Two weeks ago, I watched the Netflix documentary series, Hip Hop Evolution. The documentary left out the social and economic reasons that led to Hip Hop. The documentary slightly mentioned the four aspects of Hip Hop culture which are breakdancing, graffiti, rapping, and DJs. I was completely annoyed when I got through the fourth and final part of the series to see that not one Woman of Color was mentioned in this “evolution”. In 2016 Women of Color in Hip Hop still do not have a voice in the Hip Hop public sphere. Using chapters two and five of Tricia Rose’s Black Noise, I will discuss these three aspects since they did not hold any relevance in the Hip Hop Evolution Series on Netflix
Before I jump into the importance of Women of Color in Hip Hop, let me first explain the social and economic reasons as to why Hip Hop started. In chapter two of Black Noise by Tricia Rose, she links hip hop to the de-industrialization of the 1970s, and the post-industrial urban landscape in the 1980s. Rose states this in chapter two,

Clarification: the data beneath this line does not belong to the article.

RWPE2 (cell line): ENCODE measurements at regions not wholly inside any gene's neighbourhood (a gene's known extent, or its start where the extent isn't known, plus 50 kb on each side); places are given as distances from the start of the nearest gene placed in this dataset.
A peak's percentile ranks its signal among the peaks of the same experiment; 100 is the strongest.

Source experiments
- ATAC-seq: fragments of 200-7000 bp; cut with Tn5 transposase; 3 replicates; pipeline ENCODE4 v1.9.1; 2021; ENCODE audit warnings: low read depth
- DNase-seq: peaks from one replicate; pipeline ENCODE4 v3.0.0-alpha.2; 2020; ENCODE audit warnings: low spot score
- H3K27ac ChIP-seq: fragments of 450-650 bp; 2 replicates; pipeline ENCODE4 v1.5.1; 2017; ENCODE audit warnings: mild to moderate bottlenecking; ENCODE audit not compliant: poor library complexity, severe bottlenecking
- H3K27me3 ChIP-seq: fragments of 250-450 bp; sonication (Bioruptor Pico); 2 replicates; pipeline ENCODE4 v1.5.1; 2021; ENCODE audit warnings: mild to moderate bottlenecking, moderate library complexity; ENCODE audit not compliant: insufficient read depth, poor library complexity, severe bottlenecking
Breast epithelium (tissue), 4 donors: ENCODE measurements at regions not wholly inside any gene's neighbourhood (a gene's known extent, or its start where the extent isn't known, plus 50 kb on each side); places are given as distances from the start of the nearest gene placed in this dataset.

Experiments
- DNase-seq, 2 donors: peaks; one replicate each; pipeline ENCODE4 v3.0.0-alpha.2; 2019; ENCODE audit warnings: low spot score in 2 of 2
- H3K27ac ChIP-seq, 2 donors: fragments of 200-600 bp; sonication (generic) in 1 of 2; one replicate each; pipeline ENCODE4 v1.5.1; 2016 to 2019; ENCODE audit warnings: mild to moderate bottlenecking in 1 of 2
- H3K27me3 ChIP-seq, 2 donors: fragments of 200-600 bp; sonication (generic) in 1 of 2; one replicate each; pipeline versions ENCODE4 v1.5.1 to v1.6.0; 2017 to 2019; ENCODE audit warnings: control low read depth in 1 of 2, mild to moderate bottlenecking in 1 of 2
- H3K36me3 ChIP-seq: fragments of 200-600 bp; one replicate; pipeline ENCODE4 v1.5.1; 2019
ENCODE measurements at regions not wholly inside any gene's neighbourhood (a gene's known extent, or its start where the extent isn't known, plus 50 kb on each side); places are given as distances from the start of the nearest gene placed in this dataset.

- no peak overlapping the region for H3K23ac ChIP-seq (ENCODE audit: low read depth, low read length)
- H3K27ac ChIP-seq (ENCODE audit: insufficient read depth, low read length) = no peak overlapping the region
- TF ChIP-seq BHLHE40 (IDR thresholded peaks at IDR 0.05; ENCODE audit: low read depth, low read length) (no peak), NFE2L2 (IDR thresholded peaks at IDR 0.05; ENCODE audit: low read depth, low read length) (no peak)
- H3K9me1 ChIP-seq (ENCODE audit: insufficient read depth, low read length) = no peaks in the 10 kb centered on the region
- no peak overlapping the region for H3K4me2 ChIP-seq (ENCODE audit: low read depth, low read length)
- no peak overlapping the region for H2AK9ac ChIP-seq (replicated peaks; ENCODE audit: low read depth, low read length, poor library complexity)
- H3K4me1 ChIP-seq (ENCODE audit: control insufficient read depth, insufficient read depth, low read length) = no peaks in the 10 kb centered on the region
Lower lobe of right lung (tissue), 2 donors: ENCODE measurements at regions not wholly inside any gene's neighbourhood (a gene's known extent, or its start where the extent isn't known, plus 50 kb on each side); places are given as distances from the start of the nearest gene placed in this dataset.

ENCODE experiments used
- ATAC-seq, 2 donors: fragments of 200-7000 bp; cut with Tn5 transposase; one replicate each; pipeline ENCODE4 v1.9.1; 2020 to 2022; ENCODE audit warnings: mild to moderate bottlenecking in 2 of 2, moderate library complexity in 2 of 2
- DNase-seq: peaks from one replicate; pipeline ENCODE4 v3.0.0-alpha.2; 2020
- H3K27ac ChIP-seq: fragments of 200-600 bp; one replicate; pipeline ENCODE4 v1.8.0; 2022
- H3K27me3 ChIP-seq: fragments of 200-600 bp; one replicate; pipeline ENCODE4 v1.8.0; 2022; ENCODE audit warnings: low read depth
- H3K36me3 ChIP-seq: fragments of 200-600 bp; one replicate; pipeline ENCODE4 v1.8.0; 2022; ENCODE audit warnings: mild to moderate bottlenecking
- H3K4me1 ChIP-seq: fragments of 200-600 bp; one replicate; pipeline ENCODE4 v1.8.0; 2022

“In the 1970s, cities across the country were gradually losing federal funding for social services, information service corporations were beginning to replace industrial factories, and corporate developers were buying up real estate to be converted into luxury housing, leaving working-class residents with limited affordable housing, a shrinking job market and diminishing social services. The poorest neighborhoods and the least powerful groups were the least protected and had the smallest safety nets. By the 1980s, the privileged elites displayed unabashed greed as their strategies to reclaim and rebuild downtown business and tourist zones with municipal and federal subsidies exacerbated the already widening gap between classes and races.”